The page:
What Then Shall I Say?

So, I was thinking that in this season of Lent, it is always good to pause for a little self-reflection; some confession; some opportunity to grow and assess our lives.It is kind of like a song blues musician Jonny Lang sings called “Red Light” (follow the link to hear the song)

A chance to breathe 
while sitting at a red light.
You look around 
reflecting on your life.

A chance to think
“Am I drinking too much?
Should I keep going, 
lose the life that I love?
A second glance
when coming to a red light.

So, I was thinking that some reflection on this blog might be in order. First, I have to admit that the idea that anyone – and I mean anyone – would ever think what I say or write would be of any value is a very foreign notion – especially to my Scandinavian side which is steeped in modesty bordering on self-doubt and bears at least a dash of false humility. My Irish side is far less humble, loquacious to a fault but also cynical.  So, I was thinking that I should ask – Do you find these far less than regular ponderings helpful?  Or do you find them just more “blah-blah-blah” calling for your attention from the virtual mailbox?  Do you find what I’m thinking about and sharing relevant to your life? Your faith journey?  If you do… Why?  If you don’t… what would help?

You see, I feel like this particular work of spiritual monologue is still searching for a voice.  I struggle with what to talk about, what is needed, what you might be pondering.  So, maybe you could help and share with me what keeps you awake about God, or this broken world, or believing.  What would you like to hear your pastor, any pastor, or just a guy with his own neuroses, struggles and way too much grad school write about that would help you and your journey with matters of faith and religion?

You can post a comment here or email me at tim@holytrinityankeny.org  Thanks for joining in my Lenten reflection.

Pax Christi,  Tim Olson

5 thoughts on “What Then Shall I Say?

  1. Annie B says:

    I enjoy hearing about lessons the Lord teaches us in the day to day of life. How mistakes, or successes, how they all point to the greater and more important picture – the picture of Jesus! Keep writing!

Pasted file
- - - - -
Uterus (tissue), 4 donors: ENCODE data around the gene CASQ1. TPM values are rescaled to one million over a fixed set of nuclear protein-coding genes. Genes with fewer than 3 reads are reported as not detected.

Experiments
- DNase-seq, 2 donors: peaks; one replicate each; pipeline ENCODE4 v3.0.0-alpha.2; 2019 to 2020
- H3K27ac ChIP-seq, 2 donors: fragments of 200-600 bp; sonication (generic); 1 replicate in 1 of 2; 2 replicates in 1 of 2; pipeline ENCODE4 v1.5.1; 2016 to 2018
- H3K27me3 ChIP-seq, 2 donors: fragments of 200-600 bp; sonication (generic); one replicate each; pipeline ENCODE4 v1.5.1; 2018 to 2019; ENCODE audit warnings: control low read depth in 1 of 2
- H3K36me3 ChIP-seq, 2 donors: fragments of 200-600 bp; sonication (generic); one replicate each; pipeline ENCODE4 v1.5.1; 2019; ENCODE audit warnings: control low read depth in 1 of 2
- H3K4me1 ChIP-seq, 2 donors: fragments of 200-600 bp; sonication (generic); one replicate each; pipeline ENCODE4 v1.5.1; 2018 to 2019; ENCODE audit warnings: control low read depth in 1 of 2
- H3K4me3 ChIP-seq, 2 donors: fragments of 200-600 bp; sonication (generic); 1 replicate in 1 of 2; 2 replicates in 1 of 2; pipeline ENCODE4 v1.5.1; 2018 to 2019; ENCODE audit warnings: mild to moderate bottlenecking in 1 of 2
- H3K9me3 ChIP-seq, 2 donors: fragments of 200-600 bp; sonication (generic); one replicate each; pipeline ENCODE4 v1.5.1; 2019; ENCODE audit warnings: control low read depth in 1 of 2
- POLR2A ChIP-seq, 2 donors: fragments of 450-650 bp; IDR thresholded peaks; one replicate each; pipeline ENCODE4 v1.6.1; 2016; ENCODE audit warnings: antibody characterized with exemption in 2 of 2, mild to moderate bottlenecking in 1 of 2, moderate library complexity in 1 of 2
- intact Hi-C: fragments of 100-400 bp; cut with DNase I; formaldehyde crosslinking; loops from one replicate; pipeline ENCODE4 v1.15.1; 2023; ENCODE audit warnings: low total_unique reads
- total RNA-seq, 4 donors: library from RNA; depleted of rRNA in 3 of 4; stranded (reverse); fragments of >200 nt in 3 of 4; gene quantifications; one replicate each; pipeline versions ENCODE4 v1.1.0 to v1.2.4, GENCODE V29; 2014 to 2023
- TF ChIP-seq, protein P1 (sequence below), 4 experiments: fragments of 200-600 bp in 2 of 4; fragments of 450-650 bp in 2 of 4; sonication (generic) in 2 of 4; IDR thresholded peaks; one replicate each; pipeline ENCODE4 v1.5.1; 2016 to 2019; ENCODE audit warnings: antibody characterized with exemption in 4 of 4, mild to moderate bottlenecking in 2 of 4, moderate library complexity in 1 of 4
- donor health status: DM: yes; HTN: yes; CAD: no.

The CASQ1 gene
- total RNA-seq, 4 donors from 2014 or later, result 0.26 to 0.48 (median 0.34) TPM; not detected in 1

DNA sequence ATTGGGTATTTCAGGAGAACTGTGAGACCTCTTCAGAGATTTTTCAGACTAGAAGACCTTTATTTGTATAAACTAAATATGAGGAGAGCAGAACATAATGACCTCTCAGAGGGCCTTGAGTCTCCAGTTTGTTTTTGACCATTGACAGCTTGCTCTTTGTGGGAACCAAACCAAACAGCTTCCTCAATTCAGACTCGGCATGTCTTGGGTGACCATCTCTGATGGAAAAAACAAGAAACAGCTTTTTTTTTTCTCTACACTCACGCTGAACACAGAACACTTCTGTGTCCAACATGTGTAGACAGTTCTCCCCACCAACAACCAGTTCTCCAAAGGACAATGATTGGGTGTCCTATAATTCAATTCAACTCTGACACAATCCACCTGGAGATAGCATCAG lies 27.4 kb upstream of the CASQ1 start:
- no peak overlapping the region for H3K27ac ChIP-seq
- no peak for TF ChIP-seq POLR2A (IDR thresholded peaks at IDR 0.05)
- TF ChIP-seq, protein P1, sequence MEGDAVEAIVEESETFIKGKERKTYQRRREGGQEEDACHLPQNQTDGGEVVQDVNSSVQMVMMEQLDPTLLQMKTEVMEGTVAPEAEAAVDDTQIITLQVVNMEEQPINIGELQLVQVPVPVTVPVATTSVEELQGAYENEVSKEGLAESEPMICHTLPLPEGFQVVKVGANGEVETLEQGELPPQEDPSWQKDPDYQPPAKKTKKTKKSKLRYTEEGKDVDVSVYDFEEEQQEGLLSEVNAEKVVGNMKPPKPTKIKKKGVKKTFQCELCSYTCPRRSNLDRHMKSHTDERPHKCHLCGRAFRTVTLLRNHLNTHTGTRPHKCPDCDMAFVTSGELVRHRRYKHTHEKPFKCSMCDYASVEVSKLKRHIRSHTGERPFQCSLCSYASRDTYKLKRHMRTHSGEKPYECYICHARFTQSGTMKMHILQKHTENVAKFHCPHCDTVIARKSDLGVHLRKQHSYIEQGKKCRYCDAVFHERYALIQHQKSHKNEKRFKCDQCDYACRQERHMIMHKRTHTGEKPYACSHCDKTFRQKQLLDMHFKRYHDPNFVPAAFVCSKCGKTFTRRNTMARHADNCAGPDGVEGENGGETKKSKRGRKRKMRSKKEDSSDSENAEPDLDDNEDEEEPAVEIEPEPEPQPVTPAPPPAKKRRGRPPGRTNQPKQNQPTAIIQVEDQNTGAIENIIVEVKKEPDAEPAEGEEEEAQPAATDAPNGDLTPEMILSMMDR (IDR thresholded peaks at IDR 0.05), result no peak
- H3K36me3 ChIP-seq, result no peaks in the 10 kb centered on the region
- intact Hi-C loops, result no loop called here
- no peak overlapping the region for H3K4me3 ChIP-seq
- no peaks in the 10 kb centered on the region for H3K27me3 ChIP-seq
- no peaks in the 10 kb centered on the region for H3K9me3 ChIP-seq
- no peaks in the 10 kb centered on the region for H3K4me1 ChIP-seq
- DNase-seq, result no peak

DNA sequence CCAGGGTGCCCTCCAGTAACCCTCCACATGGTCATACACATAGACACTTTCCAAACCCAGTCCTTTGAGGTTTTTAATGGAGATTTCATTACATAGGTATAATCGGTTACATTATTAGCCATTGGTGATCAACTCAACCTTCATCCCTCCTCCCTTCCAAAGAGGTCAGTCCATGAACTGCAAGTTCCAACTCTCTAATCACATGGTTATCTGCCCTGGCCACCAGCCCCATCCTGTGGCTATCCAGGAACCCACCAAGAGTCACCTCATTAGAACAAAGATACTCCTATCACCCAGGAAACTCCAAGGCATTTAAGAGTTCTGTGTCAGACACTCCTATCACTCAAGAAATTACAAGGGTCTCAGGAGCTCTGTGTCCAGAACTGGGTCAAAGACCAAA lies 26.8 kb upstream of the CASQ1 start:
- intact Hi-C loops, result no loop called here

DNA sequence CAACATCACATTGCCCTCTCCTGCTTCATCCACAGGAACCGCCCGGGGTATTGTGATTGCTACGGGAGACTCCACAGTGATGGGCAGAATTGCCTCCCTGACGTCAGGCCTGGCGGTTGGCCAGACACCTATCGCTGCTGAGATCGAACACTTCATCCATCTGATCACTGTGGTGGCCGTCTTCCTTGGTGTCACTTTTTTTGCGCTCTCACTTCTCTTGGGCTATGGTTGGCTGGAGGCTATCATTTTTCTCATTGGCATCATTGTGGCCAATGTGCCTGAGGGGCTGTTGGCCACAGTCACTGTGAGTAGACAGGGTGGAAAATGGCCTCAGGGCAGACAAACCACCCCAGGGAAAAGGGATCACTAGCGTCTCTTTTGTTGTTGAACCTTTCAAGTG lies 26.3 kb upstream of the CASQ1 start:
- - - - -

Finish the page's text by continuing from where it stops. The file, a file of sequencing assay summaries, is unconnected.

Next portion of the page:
2. Gary Neveln says:

    Please keep the words coming Tim. I find it interesting that you used the word ‘monologue’. Were you expecting more interaction? When I started my limerick blog, I certainly did and at first I was disappointed that my posts did not generate more comments. I learned that many of my readers are like me, lurkers on the web, who rarely share or comment. So now I shamelessly self promote it and rejoice at the occasional feedback that I do get.

    http://garysannotatedlimericks.blogspot.com/

  3. Jenny Mahlow says:

    I read your blogs every time. I like to hear your point of view because it makes me feel that I can do better to help others who need help and/or want to be a part of our church ministry.

  4. Steve Duffy says:

    Perhaps you would have time to say more about the Sunday lessons. I am thinking particularly about the relations between the readings, and between Old Testament and New Testament. For many years at Holy Trinity, the Old Testament lessons were rarely preached on, often not even mentioned, on Sunday. Yet the continuities and parallels were important for early Christians and still are important. Possibly you could use the blog for some thoughts that might be too long, or too academic, for the Sunday sermon but still instructive for understanding the lessons.

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